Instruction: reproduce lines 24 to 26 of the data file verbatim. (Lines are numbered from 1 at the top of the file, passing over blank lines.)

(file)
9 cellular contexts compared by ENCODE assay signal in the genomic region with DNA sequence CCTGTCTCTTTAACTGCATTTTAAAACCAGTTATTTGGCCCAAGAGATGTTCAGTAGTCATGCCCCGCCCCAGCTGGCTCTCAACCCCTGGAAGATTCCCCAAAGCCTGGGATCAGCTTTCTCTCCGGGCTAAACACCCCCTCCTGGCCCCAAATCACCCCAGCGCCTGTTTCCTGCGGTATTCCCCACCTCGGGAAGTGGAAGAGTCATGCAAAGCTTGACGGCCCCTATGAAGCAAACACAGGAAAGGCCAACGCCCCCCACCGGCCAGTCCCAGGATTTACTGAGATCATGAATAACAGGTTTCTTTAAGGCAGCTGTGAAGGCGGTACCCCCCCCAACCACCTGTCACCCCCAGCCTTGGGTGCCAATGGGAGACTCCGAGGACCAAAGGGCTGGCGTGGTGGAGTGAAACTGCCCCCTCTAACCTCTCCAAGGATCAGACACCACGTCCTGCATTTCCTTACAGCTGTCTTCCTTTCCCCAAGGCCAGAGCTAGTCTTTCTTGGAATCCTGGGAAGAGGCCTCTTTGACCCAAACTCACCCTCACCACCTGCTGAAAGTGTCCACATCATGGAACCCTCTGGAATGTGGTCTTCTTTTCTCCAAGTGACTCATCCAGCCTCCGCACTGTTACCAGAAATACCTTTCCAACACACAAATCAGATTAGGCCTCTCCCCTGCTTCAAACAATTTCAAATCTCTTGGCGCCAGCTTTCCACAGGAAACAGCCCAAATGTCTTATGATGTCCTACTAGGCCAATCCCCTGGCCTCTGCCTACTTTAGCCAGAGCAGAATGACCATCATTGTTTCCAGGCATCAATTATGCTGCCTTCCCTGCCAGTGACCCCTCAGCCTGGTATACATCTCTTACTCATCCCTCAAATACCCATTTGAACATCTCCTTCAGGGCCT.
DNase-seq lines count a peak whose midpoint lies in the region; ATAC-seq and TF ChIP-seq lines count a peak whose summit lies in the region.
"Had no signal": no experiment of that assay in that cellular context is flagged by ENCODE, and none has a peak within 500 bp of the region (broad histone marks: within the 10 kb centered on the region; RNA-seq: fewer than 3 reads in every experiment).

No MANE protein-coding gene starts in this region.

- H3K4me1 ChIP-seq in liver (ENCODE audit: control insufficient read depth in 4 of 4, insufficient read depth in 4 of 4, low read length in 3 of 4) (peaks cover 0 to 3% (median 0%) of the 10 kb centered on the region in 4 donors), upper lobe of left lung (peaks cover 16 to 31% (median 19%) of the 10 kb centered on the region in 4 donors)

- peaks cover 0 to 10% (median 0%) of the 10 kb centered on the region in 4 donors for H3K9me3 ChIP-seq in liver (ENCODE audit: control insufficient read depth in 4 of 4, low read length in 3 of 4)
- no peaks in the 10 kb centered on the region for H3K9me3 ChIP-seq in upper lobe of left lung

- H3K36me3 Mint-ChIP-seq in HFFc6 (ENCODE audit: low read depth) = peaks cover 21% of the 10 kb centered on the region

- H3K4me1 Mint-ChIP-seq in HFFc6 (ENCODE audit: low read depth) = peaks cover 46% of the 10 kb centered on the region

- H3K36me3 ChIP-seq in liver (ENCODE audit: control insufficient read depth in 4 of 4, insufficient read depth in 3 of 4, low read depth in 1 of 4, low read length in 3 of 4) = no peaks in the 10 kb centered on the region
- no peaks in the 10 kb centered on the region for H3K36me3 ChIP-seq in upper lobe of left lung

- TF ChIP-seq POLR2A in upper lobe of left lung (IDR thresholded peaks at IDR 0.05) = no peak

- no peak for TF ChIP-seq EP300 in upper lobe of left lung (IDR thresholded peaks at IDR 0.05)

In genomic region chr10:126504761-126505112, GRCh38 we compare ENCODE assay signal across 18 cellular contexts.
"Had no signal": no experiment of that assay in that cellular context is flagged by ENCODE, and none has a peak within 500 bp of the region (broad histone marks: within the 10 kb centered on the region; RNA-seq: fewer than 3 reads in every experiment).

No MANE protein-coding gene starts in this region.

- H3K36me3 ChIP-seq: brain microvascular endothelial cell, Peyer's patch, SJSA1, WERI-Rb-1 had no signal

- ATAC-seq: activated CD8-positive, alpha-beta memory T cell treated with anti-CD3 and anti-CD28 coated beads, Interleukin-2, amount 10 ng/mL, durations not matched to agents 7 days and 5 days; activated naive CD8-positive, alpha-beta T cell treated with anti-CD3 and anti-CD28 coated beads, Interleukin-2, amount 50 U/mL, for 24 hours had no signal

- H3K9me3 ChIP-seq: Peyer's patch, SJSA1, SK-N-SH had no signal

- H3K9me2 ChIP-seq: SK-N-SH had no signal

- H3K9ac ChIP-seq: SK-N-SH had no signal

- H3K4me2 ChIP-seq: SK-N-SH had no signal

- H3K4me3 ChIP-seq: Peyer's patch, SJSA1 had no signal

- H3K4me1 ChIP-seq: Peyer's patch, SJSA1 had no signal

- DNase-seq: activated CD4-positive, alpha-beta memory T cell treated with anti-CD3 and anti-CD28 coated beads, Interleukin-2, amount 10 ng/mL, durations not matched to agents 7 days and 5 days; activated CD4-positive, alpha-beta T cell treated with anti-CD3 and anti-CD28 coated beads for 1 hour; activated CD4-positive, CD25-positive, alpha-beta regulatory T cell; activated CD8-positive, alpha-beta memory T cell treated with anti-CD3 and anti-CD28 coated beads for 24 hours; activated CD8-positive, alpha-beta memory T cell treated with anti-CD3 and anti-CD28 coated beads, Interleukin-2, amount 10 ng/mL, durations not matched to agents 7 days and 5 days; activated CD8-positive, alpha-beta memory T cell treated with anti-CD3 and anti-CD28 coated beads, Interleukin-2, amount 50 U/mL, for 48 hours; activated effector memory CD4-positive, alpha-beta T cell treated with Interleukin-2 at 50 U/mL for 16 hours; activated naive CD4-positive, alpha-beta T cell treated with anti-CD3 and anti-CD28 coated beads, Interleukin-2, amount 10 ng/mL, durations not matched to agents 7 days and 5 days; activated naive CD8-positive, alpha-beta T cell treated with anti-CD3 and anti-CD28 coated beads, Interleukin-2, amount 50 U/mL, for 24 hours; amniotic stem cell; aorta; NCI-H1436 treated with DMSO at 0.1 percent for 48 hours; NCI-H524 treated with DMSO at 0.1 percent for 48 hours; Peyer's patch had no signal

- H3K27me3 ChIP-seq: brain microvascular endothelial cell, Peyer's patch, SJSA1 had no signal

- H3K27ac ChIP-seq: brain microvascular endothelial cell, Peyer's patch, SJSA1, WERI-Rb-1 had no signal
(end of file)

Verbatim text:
- H3K4me1 ChIP-seq: Peyer's patch, SJSA1 had no signal

- DNase-seq: activated CD4-positive, alpha-beta memory T cell treated with anti-CD3 and anti-CD28 coated beads, Interleukin-2, amount 10 ng/mL, durations not matched to agents 7 days and 5 days; activated CD4-positive, alpha-beta T cell treated with anti-CD3 and anti-CD28 coated beads for 1 hour; activated CD4-positive, CD25-positive, alpha-beta regulatory T cell; activated CD8-positive, alpha-beta memory T cell treated with anti-CD3 and anti-CD28 coated beads for 24 hours; activated CD8-positive, alpha-beta memory T cell treated with anti-CD3 and anti-CD28 coated beads, Interleukin-2, amount 10 ng/mL, durations not matched to agents 7 days and 5 days; activated CD8-positive, alpha-beta memory T cell treated with anti-CD3 and anti-CD28 coated beads, Interleukin-2, amount 50 U/mL, for 48 hours; activated effector memory CD4-positive, alpha-beta T cell treated with Interleukin-2 at 50 U/mL for 16 hours; activated naive CD4-positive, alpha-beta T cell treated with anti-CD3 and anti-CD28 coated beads, Interleukin-2, amount 10 ng/mL, durations not matched to agents 7 days and 5 days; activated naive CD8-positive, alpha-beta T cell treated with anti-CD3 and anti-CD28 coated beads, Interleukin-2, amount 50 U/mL, for 24 hours; amniotic stem cell; aorta; NCI-H1436 treated with DMSO at 0.1 percent for 48 hours; NCI-H524 treated with DMSO at 0.1 percent for 48 hours; Peyer's patch had no signal

- H3K27me3 ChIP-seq: brain microvascular endothelial cell, Peyer's patch, SJSA1 had no signal